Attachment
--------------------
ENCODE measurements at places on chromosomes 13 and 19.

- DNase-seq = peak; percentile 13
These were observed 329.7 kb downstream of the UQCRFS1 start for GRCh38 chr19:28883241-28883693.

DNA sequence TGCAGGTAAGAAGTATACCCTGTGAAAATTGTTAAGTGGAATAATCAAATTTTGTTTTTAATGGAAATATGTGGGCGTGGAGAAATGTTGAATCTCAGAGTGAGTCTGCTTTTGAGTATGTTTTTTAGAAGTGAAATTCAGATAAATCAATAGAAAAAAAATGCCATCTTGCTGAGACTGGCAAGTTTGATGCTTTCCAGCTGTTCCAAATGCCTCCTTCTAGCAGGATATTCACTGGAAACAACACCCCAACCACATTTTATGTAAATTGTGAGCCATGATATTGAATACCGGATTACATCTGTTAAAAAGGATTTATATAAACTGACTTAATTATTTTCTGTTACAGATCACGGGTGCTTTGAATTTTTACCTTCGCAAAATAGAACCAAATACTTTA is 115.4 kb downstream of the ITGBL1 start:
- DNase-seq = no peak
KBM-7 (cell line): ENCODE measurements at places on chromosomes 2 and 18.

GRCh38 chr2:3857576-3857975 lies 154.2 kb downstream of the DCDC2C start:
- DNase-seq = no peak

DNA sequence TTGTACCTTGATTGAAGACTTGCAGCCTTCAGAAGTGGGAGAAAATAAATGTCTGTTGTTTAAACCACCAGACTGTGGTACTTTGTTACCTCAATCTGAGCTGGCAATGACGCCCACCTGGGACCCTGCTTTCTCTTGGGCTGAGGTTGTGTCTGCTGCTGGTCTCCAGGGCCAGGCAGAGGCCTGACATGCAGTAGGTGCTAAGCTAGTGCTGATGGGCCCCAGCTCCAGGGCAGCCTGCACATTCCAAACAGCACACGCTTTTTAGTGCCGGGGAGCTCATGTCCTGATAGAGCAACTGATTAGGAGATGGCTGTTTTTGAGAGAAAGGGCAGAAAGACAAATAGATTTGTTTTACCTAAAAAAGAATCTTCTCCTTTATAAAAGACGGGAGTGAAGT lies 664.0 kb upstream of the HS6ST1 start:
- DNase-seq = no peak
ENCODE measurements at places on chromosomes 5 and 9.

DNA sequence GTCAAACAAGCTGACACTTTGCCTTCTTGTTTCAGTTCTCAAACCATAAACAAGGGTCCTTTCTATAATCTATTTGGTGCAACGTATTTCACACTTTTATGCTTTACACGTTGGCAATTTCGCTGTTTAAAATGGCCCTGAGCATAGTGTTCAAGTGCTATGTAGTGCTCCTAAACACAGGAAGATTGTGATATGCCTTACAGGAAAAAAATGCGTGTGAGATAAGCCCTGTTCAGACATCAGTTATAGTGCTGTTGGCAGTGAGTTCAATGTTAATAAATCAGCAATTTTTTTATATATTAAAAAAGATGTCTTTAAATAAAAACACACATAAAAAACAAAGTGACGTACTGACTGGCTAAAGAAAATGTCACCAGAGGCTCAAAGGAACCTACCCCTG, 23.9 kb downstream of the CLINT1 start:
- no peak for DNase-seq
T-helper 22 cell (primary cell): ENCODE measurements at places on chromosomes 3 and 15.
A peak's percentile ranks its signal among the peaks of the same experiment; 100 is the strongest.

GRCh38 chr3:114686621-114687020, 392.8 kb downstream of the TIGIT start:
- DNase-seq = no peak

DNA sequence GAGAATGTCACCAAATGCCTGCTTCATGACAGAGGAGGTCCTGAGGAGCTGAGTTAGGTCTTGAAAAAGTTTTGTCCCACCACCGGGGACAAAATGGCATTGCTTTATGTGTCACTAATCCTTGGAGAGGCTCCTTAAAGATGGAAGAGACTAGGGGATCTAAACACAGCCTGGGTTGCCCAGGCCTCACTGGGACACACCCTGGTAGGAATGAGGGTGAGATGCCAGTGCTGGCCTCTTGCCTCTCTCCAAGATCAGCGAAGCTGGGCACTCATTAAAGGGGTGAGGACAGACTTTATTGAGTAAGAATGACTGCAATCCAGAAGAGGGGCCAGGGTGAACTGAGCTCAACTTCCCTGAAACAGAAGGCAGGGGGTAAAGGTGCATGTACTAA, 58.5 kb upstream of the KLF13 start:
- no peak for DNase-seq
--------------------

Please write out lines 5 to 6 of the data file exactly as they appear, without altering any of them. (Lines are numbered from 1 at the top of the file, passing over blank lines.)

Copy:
- DNase-seq = no peak
KBM-7 (cell line): ENCODE measurements at places on chromosomes 2 and 18.